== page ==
An Entrepreneur's Guide To Surviving Conference Season
Benjamin Franklin once quipped that “...in this world nothing can be said to be certain, except death and taxes.” In business, this very much holds true with one significant addition: conferences.
At some point in their career, just about every professional will attend or present at a conference.
For some, conference life is just part of the job, but for many people they represent a rare opportunity to get out of the office, network, and gain new perspective.
It's important, however, to recognize that conferences are only as valuable as you make them.
I’ve attended my fair share of conferences in my time and have learned a thing or two about what (and what not) to d
Refine your message
First and foremost, it's important to remember that everyone at a conference is there to sell something.
Everyone is going to be inundated with pitches of one kind or another, and it's vitally important to make sure that the message you're delivering is short, sweet, and impactful.
Be exceptionally clear in articulating the story of what your product does and the value it brings. Conferences aren't the right venue to explore new messages or sales pitches. You want to keep things pithy and impactful, and that means sticking with a refined and tested pitch.
Remember that you only have a 30 second window to catch someone's attention, so make it count.
Make an impression
Here's the thing about conferences: they tend to be sort of boring, especially if they're industry-specific. People and pitches blend together, and it's easy to become just another face in the crowd.
That's a huge problem for teams looking to grow their business development pipeline, as the cost of attending a conference can be astronomical. How do you get around this? It's simple: be memorable.
Anyone who has met me at conferences or seen me on TV knows that I'm a bit of a bow tie aficionado. My bow ties and penchant for colorful pants (thanks Bonobos) have become a trademark of sorts, and helps me to stand out in a crowd that otherwise looks entirely homogenous.
Additionally, my team and I always try to make sure that we stand out in how we engage with customers as well. For example, we always hand out unique video books that automatically play when opened.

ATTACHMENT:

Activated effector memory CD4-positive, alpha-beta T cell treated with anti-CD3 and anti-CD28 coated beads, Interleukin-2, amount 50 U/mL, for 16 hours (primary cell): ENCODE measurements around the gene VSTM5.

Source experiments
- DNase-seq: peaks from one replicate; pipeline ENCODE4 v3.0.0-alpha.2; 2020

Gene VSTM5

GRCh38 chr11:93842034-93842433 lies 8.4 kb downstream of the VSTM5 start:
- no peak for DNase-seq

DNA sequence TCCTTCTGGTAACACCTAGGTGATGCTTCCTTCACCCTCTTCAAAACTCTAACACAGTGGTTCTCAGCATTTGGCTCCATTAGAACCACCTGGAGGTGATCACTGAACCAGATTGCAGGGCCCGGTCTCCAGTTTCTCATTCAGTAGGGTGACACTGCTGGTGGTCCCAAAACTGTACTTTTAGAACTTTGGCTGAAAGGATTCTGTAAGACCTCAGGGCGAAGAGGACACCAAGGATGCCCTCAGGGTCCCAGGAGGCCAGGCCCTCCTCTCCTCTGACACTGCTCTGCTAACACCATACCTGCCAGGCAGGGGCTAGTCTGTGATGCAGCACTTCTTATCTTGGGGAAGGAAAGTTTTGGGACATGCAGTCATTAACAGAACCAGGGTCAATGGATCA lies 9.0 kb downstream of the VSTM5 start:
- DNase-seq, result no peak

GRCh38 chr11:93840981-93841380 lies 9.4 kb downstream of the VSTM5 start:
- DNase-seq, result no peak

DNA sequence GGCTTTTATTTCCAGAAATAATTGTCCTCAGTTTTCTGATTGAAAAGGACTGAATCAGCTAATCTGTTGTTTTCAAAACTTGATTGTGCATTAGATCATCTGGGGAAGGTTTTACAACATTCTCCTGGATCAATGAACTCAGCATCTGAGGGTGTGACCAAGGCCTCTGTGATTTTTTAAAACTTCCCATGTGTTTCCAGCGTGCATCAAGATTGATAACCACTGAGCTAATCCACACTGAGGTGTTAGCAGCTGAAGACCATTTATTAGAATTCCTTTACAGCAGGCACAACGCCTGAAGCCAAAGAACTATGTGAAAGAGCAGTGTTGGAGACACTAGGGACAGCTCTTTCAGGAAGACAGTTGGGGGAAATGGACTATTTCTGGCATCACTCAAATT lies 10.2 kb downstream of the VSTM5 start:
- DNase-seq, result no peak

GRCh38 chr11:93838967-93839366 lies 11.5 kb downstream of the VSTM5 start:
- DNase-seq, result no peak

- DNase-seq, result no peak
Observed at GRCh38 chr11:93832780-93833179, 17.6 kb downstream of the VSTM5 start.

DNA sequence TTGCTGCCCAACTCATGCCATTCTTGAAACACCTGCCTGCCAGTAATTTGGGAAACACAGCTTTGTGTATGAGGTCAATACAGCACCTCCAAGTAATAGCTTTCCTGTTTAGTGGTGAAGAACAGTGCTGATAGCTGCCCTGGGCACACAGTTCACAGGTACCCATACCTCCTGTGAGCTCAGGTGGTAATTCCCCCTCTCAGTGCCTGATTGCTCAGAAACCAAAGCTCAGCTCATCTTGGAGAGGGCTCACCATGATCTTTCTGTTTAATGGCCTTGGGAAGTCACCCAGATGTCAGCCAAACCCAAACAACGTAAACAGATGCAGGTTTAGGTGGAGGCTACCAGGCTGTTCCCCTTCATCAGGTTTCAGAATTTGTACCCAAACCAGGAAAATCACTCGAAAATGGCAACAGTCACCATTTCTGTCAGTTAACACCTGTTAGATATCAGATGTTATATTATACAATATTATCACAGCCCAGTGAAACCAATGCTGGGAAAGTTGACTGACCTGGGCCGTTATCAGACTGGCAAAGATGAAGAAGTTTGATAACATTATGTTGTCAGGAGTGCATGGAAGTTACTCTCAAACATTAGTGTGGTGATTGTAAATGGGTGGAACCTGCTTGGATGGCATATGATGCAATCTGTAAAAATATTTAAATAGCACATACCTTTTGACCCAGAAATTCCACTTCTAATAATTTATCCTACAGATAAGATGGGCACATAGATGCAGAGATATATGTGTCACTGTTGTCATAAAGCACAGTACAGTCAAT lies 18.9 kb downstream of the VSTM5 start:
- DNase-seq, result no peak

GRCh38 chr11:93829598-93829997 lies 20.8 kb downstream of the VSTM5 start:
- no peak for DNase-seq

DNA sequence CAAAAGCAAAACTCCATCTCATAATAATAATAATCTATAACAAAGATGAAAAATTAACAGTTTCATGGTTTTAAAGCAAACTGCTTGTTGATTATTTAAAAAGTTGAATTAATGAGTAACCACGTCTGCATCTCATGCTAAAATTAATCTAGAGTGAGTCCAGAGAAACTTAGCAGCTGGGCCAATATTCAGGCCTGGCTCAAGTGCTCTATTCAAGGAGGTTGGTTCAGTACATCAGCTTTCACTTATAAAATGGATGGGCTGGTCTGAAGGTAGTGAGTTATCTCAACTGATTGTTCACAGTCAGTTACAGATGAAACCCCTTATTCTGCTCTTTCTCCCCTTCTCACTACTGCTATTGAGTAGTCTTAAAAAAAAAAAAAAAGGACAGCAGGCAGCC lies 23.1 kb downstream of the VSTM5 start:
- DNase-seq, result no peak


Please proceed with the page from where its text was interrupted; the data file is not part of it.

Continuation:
I've yet to encounter another team that has them, and they always help us to stand out in the memory of attendees.
If you’re going to hoot with the owls, be ready to soar with the eagles
Conferences tend to bring out interesting behavior in people, especially after-hours. After all, they are generally held in exciting locations (Vegas, New Orleans) where drinks flow freely.
This preponderance of free alcohol and the fact that people are outside of their office tend to form a perfect storm of debauchery.
My advice to people presenting at conferences? Steer clear.
There’s an old saying “if you’re going to hoot with the owls at night, you better be ready to soar with the eagles in the morning.”
Now, most of us tend to overestimate our ability to handle a night out, only to be met with deep regret (and a hangover) in the morning.
I’ve seen it too many times. People who overdo it at conferences end up missing out on important sessions and networking opportunities. Once, I even saw an attendee fall asleep at the breakfast table while their boss was eating. Sufficed to say, it was a career-limiting move.
While it’s easy to joke about these things from afar, the lesson is crystal clear: Don’t overdo or you’ll regret it.
Conferences are what you make of them. They can represent a fantastic opportunity to grow your sales pipeline, make powerful connections, and share the story of your brand.
If you remember to keep your sales pitch pithy, be memorable, and manage to behave yourself, you'll be happy with the outcome. If you don't, you might end up with a less-than-stellar experience with a hefty price tag.